March 15, 2022 4 min read
If you are going to be a first-time mum, you may have a lot of questions about childbirth. However, it is not uncommon for mothers who have already given birth to have some questions, too. After all, each pregnancy is different; each birth story is different. If you are pregnant, it is normal to feel some amount of anxiety before childbirth.
So, here we are with the answers to the most common questions around childbirth that expecting mums might have.
1. Will I have a vaginal birth or a C-section?
Whether you have a vaginal birth or C-section depends on your medical history, the position of the baby, and what the doctor feels is the best and safest for both you and the baby. However, remember that no method of childbirth is better than the other. Trust the doctor or the midwife and stay positive!
2. What exactly happens when water breaks?
When your water breaks, you can feel a slight pressure on the pelvis and the amniotic fluid can come out in a gush. However, sometimes, only a part of the bag breaks which means the fluid can come out in a small trickle, too.
For many women, the water breaks when they are already in active labour. Depending on where you are planning to give birth, this means you can be at the hospital or the birthing center. For some women, though, the water can break without warning when you are least expecting it. If this happens, contact your doctor immediately.
Water breaking is a sign that the time for childbirth is near. Your doctor will check the vaginal dilation for a vaginal birth when the water breaks.
3. What do contractions feel like? Are they very painful?
Contractions in the uterus feel like a soft tugging or squeezing. In the beginning, the contractions are mild. They might feel uncomfortable because it’s a new feeling. However, they are not very painful at the start.
As the labour progresses, the contractions become stronger and can also be painful. If you have chosen to take an epidural before a vaginal birth, the contractions can come strong, but you won’t feel a lot of pain.
You know you are nearing actual birth when the contractions are longer, stronger, and closer together. Depending on the vaginal dilation, your doctor or midwife will guide you to push the baby out.
4. Can I eat during labour?
The contractions and the general anxiety around the delivery can leave you feeling hungry. However, your doctor or midwife will ask you to not eat anything and only sip water if needed. This is so that if you need an emergency C-section at any time, you can be taken for the procedure and administered anaesthesia.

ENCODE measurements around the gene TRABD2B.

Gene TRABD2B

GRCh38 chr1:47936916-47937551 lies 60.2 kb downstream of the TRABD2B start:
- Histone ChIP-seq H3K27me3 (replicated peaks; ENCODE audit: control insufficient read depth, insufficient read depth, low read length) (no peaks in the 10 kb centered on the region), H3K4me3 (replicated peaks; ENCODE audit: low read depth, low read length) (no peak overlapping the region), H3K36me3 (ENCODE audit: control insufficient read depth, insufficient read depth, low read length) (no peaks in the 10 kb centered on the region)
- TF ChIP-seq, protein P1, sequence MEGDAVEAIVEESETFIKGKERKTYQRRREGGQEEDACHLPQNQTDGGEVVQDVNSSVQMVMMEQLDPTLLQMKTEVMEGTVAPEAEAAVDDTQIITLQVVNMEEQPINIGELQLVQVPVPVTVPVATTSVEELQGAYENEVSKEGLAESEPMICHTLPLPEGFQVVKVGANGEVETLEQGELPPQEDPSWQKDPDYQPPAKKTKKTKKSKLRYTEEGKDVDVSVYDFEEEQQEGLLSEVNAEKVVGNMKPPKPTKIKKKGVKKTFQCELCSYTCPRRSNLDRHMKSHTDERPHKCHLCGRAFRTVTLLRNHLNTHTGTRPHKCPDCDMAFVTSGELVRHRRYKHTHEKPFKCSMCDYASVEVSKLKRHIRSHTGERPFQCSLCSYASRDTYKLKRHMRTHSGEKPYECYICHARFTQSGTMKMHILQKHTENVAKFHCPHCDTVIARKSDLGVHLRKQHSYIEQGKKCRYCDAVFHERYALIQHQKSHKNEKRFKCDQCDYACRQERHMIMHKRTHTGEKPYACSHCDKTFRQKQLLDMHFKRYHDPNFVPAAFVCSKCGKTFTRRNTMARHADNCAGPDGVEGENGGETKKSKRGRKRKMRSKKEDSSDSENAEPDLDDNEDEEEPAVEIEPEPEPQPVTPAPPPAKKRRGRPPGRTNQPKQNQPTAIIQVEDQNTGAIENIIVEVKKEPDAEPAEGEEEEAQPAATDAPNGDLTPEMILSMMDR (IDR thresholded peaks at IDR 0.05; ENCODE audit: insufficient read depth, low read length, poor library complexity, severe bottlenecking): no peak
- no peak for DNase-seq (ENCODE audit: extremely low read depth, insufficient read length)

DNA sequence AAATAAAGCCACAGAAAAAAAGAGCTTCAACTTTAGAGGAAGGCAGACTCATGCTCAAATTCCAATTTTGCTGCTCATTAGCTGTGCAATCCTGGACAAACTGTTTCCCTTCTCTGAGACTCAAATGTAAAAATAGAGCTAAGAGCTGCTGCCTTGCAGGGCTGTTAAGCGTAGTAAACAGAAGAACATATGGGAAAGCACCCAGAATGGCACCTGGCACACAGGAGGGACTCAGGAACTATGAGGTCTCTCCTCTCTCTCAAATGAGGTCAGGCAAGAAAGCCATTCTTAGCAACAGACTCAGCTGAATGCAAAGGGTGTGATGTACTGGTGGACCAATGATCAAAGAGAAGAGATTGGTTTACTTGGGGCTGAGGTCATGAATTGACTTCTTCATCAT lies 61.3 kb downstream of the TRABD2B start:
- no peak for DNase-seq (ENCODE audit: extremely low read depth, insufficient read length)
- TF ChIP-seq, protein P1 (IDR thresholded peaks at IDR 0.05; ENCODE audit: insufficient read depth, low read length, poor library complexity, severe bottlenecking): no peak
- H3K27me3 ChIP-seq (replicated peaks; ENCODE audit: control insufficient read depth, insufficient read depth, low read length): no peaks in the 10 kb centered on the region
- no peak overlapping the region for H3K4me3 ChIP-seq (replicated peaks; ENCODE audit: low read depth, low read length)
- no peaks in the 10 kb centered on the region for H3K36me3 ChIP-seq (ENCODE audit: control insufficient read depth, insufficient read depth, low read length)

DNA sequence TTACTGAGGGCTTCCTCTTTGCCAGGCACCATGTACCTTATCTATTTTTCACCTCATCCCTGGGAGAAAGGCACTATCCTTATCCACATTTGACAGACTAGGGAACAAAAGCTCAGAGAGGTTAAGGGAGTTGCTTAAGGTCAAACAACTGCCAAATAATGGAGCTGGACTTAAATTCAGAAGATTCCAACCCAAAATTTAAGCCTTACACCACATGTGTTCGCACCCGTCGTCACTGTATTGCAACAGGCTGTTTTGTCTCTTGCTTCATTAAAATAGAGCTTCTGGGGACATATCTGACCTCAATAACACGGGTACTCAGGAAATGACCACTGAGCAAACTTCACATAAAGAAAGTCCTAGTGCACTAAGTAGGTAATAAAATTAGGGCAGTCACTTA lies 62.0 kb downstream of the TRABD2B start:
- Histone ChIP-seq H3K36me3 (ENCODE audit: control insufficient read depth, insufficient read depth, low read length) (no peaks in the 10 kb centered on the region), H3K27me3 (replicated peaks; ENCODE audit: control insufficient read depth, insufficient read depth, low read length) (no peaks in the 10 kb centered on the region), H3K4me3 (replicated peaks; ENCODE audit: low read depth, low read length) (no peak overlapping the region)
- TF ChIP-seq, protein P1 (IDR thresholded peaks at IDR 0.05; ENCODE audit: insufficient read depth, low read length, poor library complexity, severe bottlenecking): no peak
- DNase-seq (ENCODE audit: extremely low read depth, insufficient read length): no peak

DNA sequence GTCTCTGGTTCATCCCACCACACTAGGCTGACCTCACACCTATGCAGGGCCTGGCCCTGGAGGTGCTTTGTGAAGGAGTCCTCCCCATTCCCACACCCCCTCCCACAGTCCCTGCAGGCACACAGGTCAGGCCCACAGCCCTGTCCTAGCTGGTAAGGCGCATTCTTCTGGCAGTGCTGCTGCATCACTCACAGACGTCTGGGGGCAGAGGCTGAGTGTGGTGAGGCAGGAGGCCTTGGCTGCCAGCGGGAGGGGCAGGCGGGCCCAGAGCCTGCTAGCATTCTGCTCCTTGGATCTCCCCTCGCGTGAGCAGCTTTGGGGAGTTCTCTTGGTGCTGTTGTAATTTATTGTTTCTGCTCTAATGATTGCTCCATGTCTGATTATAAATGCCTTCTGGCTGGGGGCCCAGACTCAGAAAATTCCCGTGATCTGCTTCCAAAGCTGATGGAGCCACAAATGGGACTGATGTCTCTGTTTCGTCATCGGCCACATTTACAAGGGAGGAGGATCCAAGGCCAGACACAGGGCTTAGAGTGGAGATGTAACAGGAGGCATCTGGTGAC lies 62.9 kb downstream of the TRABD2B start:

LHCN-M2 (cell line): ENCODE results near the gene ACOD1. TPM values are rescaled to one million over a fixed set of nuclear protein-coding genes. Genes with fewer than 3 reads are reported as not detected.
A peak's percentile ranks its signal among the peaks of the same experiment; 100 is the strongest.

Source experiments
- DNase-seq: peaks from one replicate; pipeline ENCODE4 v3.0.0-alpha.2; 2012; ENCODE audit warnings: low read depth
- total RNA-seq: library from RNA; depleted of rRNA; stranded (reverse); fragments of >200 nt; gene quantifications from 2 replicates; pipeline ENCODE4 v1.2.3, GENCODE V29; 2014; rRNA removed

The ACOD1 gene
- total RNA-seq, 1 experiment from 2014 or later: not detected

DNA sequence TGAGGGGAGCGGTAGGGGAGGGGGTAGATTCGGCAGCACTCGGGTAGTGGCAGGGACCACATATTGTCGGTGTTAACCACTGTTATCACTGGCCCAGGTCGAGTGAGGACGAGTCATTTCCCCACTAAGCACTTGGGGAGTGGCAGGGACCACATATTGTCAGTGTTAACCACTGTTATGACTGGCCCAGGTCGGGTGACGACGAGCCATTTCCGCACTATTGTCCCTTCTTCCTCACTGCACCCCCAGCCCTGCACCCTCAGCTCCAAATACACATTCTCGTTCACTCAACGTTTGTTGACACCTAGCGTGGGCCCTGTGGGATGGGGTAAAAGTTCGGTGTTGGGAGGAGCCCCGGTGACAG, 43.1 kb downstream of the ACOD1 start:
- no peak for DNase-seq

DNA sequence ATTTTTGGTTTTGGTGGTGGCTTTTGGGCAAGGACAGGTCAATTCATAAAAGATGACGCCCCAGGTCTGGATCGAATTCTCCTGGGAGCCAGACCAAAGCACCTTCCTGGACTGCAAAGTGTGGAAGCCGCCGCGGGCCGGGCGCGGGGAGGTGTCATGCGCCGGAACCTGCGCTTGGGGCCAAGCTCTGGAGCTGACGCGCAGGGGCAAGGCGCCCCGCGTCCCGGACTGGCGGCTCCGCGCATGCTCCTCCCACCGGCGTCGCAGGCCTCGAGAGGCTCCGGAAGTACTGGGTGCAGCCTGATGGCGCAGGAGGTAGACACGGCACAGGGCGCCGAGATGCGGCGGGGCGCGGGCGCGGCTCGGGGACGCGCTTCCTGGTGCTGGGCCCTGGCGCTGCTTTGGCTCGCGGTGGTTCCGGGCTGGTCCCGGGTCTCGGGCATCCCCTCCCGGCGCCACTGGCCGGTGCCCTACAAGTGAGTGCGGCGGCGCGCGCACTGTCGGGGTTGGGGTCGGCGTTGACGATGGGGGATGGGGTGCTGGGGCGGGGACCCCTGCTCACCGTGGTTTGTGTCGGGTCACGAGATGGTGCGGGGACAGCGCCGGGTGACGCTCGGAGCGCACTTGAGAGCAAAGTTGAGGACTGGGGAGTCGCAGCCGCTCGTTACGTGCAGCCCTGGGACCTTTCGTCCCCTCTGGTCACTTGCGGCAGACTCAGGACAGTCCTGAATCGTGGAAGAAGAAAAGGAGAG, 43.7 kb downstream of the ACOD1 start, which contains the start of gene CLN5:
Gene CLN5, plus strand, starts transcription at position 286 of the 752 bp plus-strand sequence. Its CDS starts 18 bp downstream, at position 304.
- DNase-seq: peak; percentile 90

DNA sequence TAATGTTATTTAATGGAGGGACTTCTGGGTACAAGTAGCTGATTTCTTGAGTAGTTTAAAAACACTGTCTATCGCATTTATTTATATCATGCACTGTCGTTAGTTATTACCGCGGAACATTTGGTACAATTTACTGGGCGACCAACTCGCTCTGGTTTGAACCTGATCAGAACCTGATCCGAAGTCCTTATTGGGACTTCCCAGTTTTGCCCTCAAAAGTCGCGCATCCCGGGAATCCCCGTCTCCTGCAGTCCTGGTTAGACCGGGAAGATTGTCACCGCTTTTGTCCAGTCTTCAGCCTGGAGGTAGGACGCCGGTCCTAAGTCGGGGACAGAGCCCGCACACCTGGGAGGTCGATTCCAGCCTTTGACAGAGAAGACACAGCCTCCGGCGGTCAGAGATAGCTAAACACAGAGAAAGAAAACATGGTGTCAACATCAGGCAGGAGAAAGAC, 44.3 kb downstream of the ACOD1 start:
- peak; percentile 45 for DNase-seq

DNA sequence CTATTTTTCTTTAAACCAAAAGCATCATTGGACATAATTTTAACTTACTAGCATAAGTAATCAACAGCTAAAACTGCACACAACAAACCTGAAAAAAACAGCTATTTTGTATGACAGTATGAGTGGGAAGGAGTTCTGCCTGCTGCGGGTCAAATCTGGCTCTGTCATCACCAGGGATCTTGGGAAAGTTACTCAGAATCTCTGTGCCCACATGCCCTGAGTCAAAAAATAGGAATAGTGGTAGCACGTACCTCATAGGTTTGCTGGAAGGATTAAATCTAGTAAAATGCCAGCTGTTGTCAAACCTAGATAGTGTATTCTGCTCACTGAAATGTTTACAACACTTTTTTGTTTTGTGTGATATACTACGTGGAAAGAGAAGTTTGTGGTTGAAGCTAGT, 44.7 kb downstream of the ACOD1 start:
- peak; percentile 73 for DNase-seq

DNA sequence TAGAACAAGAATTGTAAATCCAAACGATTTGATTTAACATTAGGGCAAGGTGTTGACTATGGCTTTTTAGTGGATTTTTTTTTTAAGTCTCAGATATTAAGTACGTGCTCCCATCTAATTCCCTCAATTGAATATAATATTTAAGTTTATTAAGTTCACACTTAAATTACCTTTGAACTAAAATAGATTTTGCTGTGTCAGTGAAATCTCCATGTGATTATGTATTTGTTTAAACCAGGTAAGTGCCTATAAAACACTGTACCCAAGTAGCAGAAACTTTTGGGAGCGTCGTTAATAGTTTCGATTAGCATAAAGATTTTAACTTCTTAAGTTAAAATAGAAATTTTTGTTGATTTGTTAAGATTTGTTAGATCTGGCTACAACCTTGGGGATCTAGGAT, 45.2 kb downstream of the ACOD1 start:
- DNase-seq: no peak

5. How can I deal with labour pains?
There are several ways to deal with the labour pains which arise due to contractions in the uterus. Try changing positions such as lying down, leaning forward, supporting yourself with cushions, or lying on the side. You can also pace around to ease the pain.
Taking deep breaths and counting the time between each contraction can also help you take your mind off the pain. If you choose to take an epidural, you might not feel any pain from the contractions.
6. Will I need an episiotomy?
An episiotomy is when your gynaecologist gives a small cut to enlarge the opening of the vagina so that the baby can come out easily. Not every woman who gives birth naturally has to get this cut. However, some might need it. If you need a cut, do not worry. Your doctor will stitch the cut or any natural tears during vaginal delivery. These stitches will heal in due time.
7. What does giving birth feel like?
Whether giving birth vaginally or through a C-section, it does come with some amount of pain and discomfort. Pushing or delivering a human is not an easy task. But the bright side is that all the pain and struggle feel worth it when you hold your baby in your arms for the first time and nurse her.
Our bodies are amazing, ladies. We are capable of things we don’t even know. Of course, you need time and rest for your body to recover after childbirth. So, rest as much as you can and give yourself some time to heal.
8. Why do I need confinement?
In many Asian cultures, including Singapore, a confinement period of 30-40 days is recommended for a new mother. This time is to help the mum recover from childbirth and also focus on herself and the baby.
This is also the time when you and your little one learn to latch correctly and get comfortable with nursing. You should always wear a nursing bra to make nursing convenient and also for giving your breasts the extra support they need during this time, so that nursing becomes easier for both.
Since a new mother cannot step out during confinement, it is advised to get as much help from friends and family as possible. You can also hire aconfinement nanny ordoula who will help you with the baby and with the recovery process during confinement.
9. Will my belly go back to its normal state after delivery?
The honest answer is no. Your belly will not automatically regain its original shape immediately after delivery. After all, it took nine months for the skin to expand and make room for your baby.
However, you can start regular exercise after a green signal from your gynaecologist which can help you gradually reduce the pregnancy weight. Whether your belly regains its original shape depends on a lot of factors including genetics.
But do remember, mummy, you are beautiful as you are. Love your body and take pride in the fact that you could give birth to a beautiful baby.
Ladies, it is very normal to have a lot of questions about childbirth. Do speak to your doctor and discuss your concerns. Also, speaking to someone in the family or your mummy friends can also help you to understand what you should expect.
Remember that childbirth is a different experience for every woman. Cherish your experience and know that you are strong and beautiful to go through it all for your baby. You go, mummy!
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